Bobo boys and young men were not considered adult until they had been initiated into the worship of Dwo, the Creator God's representative, and learned the secret of masking. They learned about the relationship between Dwo and the Nwenka and other masks that appear on the occasions of harvest rites, male initiation rituals, and funerals. Nwenka embodies the spirit of Dwo and ultimately Wuro's spirit.
The Nwenka mask in one of the oldest and most sacred wooden masks that perform at Bobo masquerades. Tradition claims it dates from the time of creation when Wuro, the Creator God, molded the world from moist clay and made creates to inhabit it. The first humans he created were the blacksmith and his wife. When Wuro eventually retreated from the perfect world he had created, he left his three sons behind to help mankind maintain the balance between the opposing forces in the world. His most important son is Dwo, the mask, which Wuro fashioned out of leaves. This mask is the major spiritual being through which man can communicate with the Creator God. Wuro gave this mask to the blacksmith who carved other masks to manifest Dwo's many aspects. Each mask has a name, is worn by an elder who is concealed by a fiber costume, and has special choreography and musical accompaniment. The Nwenka masked dance imitates Wuro creating the world.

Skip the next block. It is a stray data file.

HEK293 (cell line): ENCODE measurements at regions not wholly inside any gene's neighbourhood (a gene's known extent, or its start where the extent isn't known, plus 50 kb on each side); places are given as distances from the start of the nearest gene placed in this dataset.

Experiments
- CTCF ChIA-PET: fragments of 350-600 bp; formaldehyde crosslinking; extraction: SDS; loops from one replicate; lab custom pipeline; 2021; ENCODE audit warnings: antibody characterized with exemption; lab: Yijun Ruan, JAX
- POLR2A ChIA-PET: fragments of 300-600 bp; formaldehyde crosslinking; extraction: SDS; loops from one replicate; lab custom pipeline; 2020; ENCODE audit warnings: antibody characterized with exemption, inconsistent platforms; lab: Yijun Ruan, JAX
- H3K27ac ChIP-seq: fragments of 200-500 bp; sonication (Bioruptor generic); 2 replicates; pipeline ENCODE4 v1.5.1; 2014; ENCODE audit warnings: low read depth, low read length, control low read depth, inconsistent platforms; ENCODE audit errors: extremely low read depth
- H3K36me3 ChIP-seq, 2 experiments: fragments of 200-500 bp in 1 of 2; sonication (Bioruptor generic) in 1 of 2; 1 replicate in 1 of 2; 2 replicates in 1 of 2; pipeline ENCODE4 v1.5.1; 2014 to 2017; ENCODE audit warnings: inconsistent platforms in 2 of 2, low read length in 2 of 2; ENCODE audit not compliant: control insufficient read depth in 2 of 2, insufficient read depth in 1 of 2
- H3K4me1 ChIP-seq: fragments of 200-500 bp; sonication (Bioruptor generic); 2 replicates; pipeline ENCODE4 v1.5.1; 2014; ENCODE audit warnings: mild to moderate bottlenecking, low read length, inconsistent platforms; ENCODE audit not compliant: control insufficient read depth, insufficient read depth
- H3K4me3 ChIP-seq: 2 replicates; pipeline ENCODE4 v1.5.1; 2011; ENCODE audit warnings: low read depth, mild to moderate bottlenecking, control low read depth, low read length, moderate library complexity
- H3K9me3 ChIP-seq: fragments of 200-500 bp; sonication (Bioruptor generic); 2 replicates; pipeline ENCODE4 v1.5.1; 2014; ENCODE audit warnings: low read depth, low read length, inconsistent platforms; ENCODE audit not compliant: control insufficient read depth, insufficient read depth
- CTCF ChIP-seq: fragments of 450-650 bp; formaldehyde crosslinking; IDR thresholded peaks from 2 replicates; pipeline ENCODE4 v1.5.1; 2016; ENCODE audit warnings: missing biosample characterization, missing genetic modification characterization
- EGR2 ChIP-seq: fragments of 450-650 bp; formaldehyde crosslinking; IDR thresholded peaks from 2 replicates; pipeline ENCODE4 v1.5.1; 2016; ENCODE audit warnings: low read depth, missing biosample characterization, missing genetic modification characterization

Bobo blacksmith-sculptors carve Nwenke masks (sing. Nwenka) in the form of a demi-helmet with an elongated trapezoidal human face featuring a prominent forehead, circular eyes, a long and narrow nose, and narrow chin. Nwenke masks are typically surmounted by a frontal plank decorated with openwork geometric patterns. There may be additional elements such as a bird's head, beak, or anthropomorphic figure carved on the helmet. These masks were traditionally painted red, white, and black and are worn with a costume of thick fibers.
The Dallas Nwenka mask is an excellent example of the type. The bird embodied in the frontal plank form and the traces of red, white, and blue pigment are original. The frontal plank is decorated with opposing columns of alternating solid and cutout triangles on either side of the long neck of a hornbill bird head that was carved separately in full relief. The openwork triangle motif is repeated on the sagittal crest running from the brown line to the back of the mask. Under each eye is a raised diagonal bar to represent the facial scarification worn by Bobo men. The mouth is a solid tubular form.
Roslyn A. Walker, The Arts of Africa at the Dallas Museum of Art (New Haven and London: Yale University Press, 2009), 122-123.